Enormous gold nugget could top $100K at Heritage Auctions Aug. 18

This 11-inch-long ‘Lightning Bolt’ gold nugget is considered to be rarer than any diamond, according to Heritage Auctions. Heritage Auctions image

DALLAS – An enormous, 40-ounce gold nugget, nicknamed Lightning Bolt for its bright yellow glow, could take top lot honors in in Heritage Auctions’ Nature & Science Auction Aug. 18. The 11-inch nugget was discovered in Victoria, Australia, and experts have deemed the remarkable find a museum-quality specimen. Absentee and Internet live bidding is available through LiveAuctioneers.

Weighing 39.9 troy ounces (43.8 ounces, or 1,241 grams), the gold nugget (above; estimate: $70,000-$100,000) is an absolute rarity, because of its size and aesthetic appearance, said Craig Kissick, Heritage Auctions’ Nature & Science director.

“The fact that the vast majority of all gold produced has been melted down for its pure content makes a nugget like this one even more impressive. Nuggets like this are far more rare than diamonds.”

A set of five Tourmaline crystals from Paprok (Papruk Mine; Paprowk Mine) in the Kamdesh District, Nuristan Province in Afghanistan (estimate: $30,000-$50,000) is a spectacular group from Paprok, a known source for exceptional specimens. Presented in matte sterling silver bases, this quintet (below) of slender crystals offers vivid color, superb luster and excellent terminations, with each pillar – they range in height from 3 to 5 inches – exhibiting sidecar clusters of other minerals. The crystals are so aesthetically appealing that they can be displayed as a group or individually.

This set of five tourmaline specimens is an outstanding representation for the material from the famous Paprok localityin Afganistan. Each is presented in a matte sterling silver base. Heritage Auctions image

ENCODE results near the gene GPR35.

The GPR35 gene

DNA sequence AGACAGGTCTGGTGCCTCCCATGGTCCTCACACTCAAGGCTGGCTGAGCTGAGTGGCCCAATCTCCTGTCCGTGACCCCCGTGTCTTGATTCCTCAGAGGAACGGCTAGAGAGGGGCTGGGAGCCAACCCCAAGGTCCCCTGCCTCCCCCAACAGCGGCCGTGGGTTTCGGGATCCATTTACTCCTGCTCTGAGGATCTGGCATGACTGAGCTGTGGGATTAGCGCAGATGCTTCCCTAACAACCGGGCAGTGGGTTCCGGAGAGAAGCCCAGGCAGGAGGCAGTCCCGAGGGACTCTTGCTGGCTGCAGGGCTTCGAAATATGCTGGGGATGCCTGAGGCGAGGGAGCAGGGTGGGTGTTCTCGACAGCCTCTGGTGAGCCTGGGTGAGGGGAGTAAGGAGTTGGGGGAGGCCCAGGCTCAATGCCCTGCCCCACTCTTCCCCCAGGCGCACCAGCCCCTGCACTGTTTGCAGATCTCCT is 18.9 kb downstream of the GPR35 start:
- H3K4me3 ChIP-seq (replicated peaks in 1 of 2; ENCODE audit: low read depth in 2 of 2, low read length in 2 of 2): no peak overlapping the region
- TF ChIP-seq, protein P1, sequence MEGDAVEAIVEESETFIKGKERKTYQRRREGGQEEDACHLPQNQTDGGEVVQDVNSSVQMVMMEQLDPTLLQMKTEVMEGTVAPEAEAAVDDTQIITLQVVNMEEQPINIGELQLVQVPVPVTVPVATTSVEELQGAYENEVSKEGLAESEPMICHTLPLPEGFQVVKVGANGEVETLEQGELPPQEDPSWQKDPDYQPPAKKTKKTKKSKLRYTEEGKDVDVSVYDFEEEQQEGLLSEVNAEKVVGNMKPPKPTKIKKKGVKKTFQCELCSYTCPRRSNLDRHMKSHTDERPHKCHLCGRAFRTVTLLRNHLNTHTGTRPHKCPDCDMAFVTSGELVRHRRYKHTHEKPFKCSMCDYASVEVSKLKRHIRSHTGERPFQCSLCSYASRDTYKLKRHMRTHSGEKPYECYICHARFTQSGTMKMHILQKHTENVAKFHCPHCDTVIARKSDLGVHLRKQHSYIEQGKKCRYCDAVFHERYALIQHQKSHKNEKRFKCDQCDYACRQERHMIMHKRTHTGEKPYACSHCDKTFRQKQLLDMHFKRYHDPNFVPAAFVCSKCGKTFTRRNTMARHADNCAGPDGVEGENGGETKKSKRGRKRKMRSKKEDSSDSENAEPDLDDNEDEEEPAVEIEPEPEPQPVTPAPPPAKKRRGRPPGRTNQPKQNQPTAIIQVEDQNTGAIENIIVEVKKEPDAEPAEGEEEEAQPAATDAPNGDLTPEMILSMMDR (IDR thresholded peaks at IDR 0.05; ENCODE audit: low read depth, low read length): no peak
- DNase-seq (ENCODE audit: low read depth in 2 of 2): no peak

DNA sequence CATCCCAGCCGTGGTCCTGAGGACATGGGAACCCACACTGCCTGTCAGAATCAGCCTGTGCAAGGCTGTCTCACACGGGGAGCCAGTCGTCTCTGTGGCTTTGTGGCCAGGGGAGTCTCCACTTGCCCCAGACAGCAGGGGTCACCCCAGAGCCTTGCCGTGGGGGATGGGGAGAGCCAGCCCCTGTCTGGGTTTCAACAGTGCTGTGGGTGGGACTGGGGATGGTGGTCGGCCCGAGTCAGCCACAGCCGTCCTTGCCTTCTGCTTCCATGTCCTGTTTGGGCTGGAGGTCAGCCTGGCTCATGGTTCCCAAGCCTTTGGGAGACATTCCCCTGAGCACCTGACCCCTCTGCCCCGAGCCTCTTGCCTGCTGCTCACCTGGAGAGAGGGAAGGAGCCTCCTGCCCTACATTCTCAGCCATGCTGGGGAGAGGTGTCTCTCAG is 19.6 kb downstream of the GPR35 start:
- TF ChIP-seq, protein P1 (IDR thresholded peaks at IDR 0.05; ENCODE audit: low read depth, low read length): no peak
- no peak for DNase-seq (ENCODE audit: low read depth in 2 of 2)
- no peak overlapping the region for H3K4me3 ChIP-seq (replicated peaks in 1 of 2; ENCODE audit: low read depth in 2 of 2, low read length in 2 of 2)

Azurite, calcite, smithsonite and massive clouds of tarnowitzite comprise a complex cluster that carries an estimate of $20,000-$30,000 – figures that very well could prove to be conservative. This specimen is from the world-renowned Tsumeb mine in Namibia.

This unusually complex mineral association features azurite, calcite, and smithsonite, as well as massive clouds of tarnowitzite, a variety of aragonite. It is nearly 5 inches long. Heritage Auctions image

As one of the “big three” gemstones, a 7.44-carat sapphire from Myanmar (estimate: $20,000-$30,000) grabs the attention of collectors immediately. Cut in a cushion shape with a modified brilliant-cut crown and step-cut pavilion, the stone is unheated and GIA-certified. The blue color includes areas of violet.

This 7.44-carat sapphire from Myanmar is cut in a cushion shape with a modified brilliant-cut crown and step-cut pavilion. Heritage Auctions image

The size, alone, of a 36.04-carat Imperial topaz from Brazil (estimate: $20,000-$30,000) is enough to demand immediate attention, but this oval-shaped stone also boasts a rich, golden honey color that is saturated and exhibits areas of darker orange. The brilliant cut allows it to light up and present an abundance of scintillation.

From the Ross C. Lillie collection of Illinois minerals comes this fluorite from Minerva No. 1 Mine in the Cave-in-Rock Sub-District of Hardin County in Illinois (estimate: $20,000-$30,000). Weighing 4.4 pounds (2 kilograms) and measuring 6 inches across the face, this specimen of well-formed cubes features rich colors, striking phantoms inside the major crystals and excellent luster over the rather clear fluorite cubes.

Out of the Ross C. Lillie collection of Illinois minerals comes this museum-quality fluorite with prominent phantoms of golden-yellow inside massive cubic crystals bordered in purple and blue. Heritage Auctions image

Other top lots include:
– Fossil palm frond – Green River Formation – Wyoming: $20,000-$25,000.
– Seymchan meteorite end cut – Magadanskaya Oblast, Russia: $10,000-$15,000.
– Megalodon shark tooth – Pliocene – Lower Yorktown Formation – Lee Creek Mine, Aurora, North Carolina: $5,000-$7,000.